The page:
The danger could also quite easily arise of relatives who feel overwhelmed or even stand to materially benefit from an inheritance influencing decisions and attitudes to the desirability of ‘cleanly’, ‘compassionately’ cutting short the organic dying process of a parent or grandparent. It is probably no coincidence that those simpler, pre-modern communities in which the elderly continue being socially active and culturally recognised well into extreme old age, are also those, despite the prevalence of alcohol and tobacco and the absence of modern medical facilities, with the greatest number of healthy, contented centenarians (the Hunze in Kashmir, the Abkhazians in Georgia, the Andean village of Vilcamba in Ecuador). I would assume that such societies would doubtless find voluntary euthanasia a very strange concept indeed.


~ by Peter Lach-Newinsky on March 7, 2016.

5 Responses to “Thoughts on Euthanasia and Dying”

  1. lots to think about here…
    as usual, seems we’re primarily molded/herded by economics…

    • Thanks Kristi, yep, and i guess the cultural and psychological patterns such capitalist economics have formed over the centuries, e.g. ‘possessive individualism’, the ‘market personality’, generalised narcissism etc.

  2. Imagine there’s no heaven. I wrote a story about a future where voluntary euthanasia has become a culturally normalized option. The protagonist’s argument ( his best friend remains opposed to the notion) is that he is able to plan his life financially (retire early), avoid deterioration and make room for the next generation in terms of resource use. He has no fear of death, and feels no great need to be enlightened or know the Truth, find the core of the onion, etc. No “bucket-list” . He has known great love, pain, joy and wonder.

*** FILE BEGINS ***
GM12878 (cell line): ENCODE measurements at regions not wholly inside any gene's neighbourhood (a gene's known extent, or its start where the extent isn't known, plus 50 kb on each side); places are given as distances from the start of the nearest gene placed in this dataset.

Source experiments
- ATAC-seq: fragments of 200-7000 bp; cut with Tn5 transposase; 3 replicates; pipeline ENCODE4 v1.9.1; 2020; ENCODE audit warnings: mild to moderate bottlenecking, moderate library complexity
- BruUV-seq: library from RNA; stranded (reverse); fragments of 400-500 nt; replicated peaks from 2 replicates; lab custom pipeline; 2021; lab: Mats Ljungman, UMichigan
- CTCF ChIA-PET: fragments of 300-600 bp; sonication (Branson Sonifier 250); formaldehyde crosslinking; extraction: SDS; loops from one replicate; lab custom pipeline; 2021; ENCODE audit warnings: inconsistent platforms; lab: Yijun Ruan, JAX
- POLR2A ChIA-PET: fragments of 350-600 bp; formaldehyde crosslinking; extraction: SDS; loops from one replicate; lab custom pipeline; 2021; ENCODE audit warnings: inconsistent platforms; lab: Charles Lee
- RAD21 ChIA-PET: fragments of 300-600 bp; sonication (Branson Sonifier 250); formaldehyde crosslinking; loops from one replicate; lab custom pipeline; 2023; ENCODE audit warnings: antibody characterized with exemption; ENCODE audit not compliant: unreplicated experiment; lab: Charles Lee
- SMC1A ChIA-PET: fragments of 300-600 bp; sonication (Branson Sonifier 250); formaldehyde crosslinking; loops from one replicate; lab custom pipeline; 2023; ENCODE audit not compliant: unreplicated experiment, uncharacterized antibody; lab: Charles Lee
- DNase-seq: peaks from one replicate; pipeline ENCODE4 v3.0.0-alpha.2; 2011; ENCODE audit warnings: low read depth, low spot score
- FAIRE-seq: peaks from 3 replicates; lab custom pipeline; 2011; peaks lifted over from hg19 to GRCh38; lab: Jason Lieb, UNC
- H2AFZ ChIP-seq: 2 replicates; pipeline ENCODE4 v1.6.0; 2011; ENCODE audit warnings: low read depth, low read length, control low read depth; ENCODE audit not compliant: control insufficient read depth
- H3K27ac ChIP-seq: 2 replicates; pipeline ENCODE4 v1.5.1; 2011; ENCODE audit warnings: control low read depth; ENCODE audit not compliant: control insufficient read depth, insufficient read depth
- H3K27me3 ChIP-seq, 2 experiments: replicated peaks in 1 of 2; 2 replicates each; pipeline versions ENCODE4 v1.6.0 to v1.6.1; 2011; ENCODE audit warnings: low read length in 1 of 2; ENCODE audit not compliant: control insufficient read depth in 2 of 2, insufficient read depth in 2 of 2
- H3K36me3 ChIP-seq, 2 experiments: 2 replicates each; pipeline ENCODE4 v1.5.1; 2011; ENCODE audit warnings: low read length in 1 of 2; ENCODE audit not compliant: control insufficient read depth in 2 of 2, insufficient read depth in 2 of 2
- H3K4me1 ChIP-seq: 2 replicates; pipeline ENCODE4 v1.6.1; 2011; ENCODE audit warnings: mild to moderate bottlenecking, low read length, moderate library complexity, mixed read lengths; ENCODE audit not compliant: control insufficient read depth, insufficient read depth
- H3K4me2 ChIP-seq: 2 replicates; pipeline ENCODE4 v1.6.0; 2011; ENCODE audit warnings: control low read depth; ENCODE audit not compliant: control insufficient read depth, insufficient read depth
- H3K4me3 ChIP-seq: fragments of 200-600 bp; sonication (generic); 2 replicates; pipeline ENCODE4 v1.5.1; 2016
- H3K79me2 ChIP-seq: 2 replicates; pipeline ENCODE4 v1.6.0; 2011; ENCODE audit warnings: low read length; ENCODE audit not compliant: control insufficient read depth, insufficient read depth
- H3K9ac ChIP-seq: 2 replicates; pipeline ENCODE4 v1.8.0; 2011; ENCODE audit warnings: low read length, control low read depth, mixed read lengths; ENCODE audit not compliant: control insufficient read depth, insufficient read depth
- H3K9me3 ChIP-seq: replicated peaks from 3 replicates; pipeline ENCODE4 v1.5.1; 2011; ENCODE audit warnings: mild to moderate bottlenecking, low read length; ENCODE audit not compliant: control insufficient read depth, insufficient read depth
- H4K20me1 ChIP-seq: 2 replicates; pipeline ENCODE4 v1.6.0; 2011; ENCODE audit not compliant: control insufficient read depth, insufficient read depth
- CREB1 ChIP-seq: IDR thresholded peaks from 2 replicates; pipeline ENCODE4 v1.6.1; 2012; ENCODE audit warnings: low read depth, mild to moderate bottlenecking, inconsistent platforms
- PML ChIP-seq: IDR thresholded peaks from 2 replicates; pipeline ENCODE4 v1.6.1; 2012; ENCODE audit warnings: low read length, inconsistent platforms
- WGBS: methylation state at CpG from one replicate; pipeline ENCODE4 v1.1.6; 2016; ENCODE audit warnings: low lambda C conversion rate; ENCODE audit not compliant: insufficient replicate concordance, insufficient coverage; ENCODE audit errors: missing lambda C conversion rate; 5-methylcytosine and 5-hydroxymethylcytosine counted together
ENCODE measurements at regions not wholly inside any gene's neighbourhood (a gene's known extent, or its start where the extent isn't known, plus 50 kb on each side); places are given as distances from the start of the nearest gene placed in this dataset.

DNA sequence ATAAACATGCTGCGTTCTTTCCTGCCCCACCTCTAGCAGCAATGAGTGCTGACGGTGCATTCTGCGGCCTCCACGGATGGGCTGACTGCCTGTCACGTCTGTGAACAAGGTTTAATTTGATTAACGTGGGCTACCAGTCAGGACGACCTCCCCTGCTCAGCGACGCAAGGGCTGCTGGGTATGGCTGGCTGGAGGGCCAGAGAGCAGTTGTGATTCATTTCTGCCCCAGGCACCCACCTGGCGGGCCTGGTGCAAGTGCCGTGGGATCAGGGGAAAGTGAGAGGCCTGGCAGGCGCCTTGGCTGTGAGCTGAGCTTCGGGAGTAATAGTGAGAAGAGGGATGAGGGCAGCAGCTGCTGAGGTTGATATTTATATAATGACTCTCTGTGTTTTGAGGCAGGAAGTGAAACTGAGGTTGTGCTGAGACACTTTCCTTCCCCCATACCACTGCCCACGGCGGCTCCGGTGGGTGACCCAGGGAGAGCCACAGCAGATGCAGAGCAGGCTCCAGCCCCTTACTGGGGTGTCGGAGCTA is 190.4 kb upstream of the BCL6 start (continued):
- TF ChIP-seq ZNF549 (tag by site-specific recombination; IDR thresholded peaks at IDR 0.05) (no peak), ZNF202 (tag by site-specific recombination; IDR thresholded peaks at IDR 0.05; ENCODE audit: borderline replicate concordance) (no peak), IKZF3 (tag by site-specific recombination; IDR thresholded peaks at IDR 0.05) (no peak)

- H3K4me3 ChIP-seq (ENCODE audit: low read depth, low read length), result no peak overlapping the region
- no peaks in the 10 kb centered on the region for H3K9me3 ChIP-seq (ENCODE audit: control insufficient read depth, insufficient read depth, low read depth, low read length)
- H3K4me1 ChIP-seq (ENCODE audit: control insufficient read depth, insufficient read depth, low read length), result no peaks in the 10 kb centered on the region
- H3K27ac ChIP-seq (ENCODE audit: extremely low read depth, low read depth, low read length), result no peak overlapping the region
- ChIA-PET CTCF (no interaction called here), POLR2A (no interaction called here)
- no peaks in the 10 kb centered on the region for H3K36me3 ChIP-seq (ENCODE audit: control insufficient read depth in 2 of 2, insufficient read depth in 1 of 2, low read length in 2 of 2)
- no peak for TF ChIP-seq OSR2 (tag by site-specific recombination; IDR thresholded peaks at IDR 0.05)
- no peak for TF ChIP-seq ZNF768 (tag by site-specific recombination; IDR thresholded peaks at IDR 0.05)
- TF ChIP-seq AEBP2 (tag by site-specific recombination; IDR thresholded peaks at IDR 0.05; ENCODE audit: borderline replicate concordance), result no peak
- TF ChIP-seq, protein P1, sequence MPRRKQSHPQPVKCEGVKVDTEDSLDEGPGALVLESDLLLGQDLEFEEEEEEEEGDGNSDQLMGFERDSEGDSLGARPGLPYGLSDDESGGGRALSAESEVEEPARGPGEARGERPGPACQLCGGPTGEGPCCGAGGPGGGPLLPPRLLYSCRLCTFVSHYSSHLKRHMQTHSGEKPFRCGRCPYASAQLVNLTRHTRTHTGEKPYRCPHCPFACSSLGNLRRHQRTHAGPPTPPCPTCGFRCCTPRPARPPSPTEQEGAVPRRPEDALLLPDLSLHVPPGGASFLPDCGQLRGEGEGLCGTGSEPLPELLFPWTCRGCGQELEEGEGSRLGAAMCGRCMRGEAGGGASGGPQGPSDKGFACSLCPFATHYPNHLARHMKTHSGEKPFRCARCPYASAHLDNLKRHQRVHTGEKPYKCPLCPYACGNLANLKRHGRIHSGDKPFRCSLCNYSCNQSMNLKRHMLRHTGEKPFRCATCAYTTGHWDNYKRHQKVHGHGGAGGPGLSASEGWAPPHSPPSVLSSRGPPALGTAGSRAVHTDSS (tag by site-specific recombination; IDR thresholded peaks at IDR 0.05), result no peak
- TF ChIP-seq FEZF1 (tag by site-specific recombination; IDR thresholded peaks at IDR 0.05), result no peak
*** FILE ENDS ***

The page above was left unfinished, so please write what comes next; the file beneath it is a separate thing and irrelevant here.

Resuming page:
His regret is not getting to see his grand daughter grow to be a woman, but he figures it is part of the deal (there is no coercion, his commitment is part honor, part self-lessness, part homage to rationality.)

    • Story sounds interesting, Dave. Guess I’m wary of most flatland ‘rationality’ when it comes to primal matters of ‘ultimate concern’ (Tillich) like death and dying. The neocortex/ego would love to think it’s in control of everything, a control delusion indicating deep insecurity and fear of its own precarity vis-a-vis the Void it really is…

  3. The story explores that very “wariness” that is the essence of conscious humanity. With all we (as a species) have learned we are rightfully suspicious of the ego and its “rationality” ,just as we are rightly suspicious of the transcendent and its irrationality. Left with that inner argument, my character casts a wary eye at the “sacred, precious miracle of life” and opts for an illusory “freedom” to negotiate his own terms, to exercise the ultimate agency. He has lived every moment like it was his last and then chose that last moment as a collective good for society. A society of the future facing some hard choices, by the way.

Leave a Reply

Fill in your details below or click an icon to log in: Logo

You are commenting using your account. Log Out / Change )

Twitter picture

You are commenting using your Twitter account. Log Out / Change )

Facebook photo

You are commenting using your Facebook account. Log Out / Change )

Google+ photo

You are commenting using your Google+ account. Log Out / Change )

Connecting to %s

%d bloggers like this: